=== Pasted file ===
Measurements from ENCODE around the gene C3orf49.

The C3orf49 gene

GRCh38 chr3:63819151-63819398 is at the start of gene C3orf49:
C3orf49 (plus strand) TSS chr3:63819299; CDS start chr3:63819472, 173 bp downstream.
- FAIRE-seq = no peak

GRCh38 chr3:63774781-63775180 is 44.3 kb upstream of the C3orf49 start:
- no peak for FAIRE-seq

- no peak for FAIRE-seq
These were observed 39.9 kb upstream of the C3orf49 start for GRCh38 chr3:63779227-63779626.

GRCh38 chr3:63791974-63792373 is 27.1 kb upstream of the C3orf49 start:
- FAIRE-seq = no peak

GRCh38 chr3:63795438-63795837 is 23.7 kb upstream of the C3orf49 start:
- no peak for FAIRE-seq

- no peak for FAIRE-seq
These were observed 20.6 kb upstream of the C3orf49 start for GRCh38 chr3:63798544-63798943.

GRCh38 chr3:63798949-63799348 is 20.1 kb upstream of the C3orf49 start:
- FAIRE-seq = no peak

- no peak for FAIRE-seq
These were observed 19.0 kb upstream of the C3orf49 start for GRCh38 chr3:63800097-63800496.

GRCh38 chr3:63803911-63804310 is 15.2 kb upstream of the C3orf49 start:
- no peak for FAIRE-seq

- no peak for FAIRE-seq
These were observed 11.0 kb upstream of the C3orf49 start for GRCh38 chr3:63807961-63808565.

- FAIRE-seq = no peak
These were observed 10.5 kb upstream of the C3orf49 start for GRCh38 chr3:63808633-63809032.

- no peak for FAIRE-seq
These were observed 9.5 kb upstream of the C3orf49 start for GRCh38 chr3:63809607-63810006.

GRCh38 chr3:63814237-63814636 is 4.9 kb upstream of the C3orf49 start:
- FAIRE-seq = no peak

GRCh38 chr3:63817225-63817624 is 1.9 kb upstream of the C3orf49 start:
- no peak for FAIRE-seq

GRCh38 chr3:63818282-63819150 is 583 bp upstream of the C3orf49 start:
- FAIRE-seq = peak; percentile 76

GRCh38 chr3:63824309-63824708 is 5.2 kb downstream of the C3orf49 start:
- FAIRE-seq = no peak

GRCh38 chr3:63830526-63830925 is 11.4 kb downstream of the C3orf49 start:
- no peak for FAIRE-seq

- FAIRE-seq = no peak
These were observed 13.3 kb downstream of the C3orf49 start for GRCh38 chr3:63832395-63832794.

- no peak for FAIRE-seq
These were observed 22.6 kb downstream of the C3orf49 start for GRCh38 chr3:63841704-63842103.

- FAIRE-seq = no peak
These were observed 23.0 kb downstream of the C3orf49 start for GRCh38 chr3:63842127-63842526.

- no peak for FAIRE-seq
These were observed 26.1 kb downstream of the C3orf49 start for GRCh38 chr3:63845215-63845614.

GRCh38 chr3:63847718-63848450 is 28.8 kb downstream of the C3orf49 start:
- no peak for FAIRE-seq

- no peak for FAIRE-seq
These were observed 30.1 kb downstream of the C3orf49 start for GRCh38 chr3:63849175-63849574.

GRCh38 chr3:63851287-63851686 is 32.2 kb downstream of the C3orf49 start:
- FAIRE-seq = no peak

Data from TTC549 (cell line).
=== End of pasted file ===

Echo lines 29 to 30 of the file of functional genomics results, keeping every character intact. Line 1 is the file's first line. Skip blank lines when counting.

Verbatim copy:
- FAIRE-seq = no peak

GRCh38 chr3:63817225-63817624 is 1.9 kb upstream of the C3orf49 start: